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11 December 2018
New Zealand is a popular destination for world-class events. Every year we have more happening, to keep punters entertained and event organisers awake at night.
Big event planning does have risks. There's the rain - and because we are often at the end of long world tours it is not unusual for performing artists to cancel shows due to poor health or personal issues. Experienced event organisers don’t plan for things to wrong, but they do plan for the risk that things outside of their control might happen.
Major concerts, shows and events have enormous financial benefits for promoters, local businesses and the wider economy. We have the infrastructure and expertise to manage big crowds and complex logistical requirements. The insurance industry plays a key role in ensuring the continuation of the concerts, festivals and matches we enjoy.
Whether it's a high-profile concert, an international conference, sports fixtures, performances, fetes, fundraising events or even a wedding, major events require significant investment and can carry substantial risks for cancellation, abandonment or postponement due to weather or issues like construction delays. There are other also risks dependent on the location and type of entertainment, and issues around transport delays, sickness, staffing problems and equipment failure.
When concerts, festivals and sports matches can't go ahead as planned, event insurance comes into play. In most cases, event organisers take out insurance for irrecoverable costs and expenses due to unavoidable cancellation, abandonment or postponement. They can also insure for any additional costs such as moving to other venues.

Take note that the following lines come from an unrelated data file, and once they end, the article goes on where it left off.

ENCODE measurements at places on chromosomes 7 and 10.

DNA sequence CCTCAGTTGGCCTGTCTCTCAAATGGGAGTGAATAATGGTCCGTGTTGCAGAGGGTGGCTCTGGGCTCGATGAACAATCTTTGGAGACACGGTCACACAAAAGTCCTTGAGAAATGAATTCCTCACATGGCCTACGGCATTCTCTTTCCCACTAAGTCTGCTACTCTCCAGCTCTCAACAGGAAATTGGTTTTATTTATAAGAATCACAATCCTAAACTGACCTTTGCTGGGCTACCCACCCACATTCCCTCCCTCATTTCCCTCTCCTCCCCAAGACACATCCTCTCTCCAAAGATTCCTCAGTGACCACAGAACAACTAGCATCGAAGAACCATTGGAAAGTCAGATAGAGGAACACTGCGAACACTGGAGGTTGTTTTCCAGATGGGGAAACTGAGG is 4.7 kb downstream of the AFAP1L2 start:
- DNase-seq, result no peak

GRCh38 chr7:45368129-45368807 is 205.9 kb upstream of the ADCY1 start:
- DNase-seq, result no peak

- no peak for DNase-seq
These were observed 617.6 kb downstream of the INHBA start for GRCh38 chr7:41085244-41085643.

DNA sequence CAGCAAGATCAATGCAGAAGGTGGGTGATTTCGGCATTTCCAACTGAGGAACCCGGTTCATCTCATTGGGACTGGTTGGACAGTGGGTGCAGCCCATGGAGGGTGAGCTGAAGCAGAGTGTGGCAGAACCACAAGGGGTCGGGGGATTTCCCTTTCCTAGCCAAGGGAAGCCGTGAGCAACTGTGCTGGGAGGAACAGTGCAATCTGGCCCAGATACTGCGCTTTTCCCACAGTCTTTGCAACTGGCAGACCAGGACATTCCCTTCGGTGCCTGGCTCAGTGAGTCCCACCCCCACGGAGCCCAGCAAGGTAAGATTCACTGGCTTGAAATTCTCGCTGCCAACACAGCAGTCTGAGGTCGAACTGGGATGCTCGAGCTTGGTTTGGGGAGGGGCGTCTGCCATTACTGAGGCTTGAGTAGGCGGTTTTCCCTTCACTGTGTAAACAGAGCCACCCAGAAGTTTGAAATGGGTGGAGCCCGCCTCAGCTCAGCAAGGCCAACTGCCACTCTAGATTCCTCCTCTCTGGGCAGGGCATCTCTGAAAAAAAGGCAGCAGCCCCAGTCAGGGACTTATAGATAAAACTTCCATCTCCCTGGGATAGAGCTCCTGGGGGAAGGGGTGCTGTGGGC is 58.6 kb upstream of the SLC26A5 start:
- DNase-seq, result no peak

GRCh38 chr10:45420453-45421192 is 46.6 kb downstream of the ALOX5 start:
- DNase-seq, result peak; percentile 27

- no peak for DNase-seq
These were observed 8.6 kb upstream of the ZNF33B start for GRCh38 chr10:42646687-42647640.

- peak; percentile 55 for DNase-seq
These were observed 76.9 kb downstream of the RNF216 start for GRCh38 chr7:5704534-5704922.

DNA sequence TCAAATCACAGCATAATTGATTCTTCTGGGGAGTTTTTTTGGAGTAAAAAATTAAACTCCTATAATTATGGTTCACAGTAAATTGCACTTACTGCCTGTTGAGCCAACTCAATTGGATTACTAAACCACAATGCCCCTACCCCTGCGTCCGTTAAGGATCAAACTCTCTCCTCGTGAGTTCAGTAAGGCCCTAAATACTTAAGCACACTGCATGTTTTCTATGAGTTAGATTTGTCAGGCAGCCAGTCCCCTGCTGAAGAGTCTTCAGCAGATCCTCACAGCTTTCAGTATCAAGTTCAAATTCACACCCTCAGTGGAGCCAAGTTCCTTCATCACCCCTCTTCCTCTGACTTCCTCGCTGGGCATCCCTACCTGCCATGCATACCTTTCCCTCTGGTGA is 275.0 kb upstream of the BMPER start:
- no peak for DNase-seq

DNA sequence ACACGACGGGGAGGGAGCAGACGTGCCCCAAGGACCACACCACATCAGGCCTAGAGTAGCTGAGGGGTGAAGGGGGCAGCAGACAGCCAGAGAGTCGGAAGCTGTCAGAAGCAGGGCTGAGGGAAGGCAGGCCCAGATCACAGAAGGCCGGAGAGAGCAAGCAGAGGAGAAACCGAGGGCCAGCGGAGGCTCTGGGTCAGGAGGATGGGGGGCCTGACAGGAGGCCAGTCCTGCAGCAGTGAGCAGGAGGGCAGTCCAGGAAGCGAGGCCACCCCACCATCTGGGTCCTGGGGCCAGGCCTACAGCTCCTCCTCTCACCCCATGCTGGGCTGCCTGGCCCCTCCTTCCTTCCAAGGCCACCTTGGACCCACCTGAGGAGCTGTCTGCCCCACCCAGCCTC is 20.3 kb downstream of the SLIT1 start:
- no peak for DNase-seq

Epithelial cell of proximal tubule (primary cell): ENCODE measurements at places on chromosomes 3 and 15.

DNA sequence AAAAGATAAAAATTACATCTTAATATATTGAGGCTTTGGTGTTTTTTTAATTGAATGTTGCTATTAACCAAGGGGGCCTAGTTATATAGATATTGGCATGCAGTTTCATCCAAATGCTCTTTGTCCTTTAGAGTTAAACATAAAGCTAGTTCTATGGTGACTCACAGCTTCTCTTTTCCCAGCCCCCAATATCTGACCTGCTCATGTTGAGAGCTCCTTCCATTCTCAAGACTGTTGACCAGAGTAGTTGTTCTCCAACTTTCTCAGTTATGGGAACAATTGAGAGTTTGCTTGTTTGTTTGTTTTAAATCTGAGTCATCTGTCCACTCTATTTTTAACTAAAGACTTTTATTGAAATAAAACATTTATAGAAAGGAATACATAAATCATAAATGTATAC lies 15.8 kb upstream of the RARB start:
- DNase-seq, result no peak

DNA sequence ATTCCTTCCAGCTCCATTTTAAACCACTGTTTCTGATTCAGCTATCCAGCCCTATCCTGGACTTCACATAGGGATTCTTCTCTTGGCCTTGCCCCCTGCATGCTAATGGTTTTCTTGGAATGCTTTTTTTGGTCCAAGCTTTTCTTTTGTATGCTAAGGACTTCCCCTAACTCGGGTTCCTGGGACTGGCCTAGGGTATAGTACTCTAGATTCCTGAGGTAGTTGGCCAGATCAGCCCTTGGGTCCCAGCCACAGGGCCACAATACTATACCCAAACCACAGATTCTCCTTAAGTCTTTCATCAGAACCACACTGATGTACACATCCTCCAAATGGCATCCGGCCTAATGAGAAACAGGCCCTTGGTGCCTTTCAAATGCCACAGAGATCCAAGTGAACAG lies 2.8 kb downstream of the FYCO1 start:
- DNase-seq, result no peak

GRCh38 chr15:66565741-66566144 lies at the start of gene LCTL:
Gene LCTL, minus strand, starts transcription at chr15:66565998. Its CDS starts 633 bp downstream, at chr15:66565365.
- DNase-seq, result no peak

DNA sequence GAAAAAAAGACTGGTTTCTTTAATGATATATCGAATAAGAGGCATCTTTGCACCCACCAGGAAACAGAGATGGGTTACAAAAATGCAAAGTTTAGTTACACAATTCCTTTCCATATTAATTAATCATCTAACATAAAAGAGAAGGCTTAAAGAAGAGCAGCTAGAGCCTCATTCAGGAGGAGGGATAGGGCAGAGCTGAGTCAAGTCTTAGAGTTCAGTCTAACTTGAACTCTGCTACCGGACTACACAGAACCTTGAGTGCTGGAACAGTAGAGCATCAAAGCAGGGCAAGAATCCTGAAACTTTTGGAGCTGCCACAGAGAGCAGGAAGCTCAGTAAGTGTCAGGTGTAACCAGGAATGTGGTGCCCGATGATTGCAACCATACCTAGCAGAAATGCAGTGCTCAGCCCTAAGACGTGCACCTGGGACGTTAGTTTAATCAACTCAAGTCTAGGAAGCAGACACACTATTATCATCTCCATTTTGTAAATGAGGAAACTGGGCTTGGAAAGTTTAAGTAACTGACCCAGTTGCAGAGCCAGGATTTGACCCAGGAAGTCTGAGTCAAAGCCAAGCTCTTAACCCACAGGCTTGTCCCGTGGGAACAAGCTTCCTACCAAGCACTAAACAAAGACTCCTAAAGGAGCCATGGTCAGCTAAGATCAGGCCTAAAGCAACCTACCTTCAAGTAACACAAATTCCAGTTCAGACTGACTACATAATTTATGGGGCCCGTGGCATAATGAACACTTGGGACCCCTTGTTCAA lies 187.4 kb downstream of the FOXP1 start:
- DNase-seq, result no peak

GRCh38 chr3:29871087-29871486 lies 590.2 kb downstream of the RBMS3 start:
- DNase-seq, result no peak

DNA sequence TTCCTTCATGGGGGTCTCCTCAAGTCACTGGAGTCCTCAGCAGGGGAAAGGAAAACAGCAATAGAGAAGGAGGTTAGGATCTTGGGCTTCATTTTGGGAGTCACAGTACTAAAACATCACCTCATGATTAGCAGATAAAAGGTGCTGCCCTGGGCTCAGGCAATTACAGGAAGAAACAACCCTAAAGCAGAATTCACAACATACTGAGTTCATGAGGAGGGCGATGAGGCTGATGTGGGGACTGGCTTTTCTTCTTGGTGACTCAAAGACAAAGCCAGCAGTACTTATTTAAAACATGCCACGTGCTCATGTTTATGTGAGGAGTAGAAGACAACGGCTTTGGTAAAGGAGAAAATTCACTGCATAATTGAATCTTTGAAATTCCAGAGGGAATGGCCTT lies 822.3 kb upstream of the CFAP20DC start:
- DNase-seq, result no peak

The obvious threat to outdoor events like sports, concerts or festivals in New Zealand is the weather. Wild weather forced organisers to make changes due to safety concerns at a recent Ed Sheeran concert. Known as Pluvious insurance, weather cover is not only for ticket refunds but includes other risks like stage-builders, venue hire, staffing salaries and expected profits.
Organisers can also insure for when the event goes ahead, but due to the terrible weather, revenue is well down. Sometimes, it may prove difficult to agree how many people stayed at home because of rain, so in most cases the insurers will fall back on statistical information about the event, the band and the venue.
Clearly you must make sure you insure your event against rain well in advance, and not when you’ve just seen the long-range weather forecast.
In New Zealand, public liability insurance is not usually a compulsory requirement, but it's an incredibly important consideration if you run a business that involves interacting with the public. If your business is ordered to pay damages for injury or property damage, public liability insurance will cover these costs as well as any associated legal or hospital fees. It can be the difference between your business staying open to host future events or going bust.
What happens if a member of the public gets that hole-in-one, catches a six at the cricket matches or guesses the lucky number? Who actually pays out for the prize that has been offered? Promotional prize insurance covers promotions where the participants are offered the chance to win prizes - in the form of games, contests and competitions. Instead of keeping cash reserves to cover large prizes, promoters pay a premium to an insurance company who then reimburse them should a prize be won. The most popular prize indemnity offering is Hole-in-one insurance. The prize gets paid for by the insurer and the business just pays the small fee to ensure their golf day is a huge success.
Prize insurance is also known as prize coverage, prize indemnity, contest insurance, game insurance and promotional insurance. We provide a solution against the risk that the prize will be won, with the insurance premium calculated based on the prize value and likelihood of a win. Prize indemnity ensures our clients are not at a loss should they hold, take part in or organise a prize giveaway.
Event insurance is a niche area. With so many things for you to organise and the fact no two events are the same, you should talk to a broker early in your planning. We’ll take the time to clearly understand your event and make sure you're covered for key risks, like public liability and bad weather for the best price.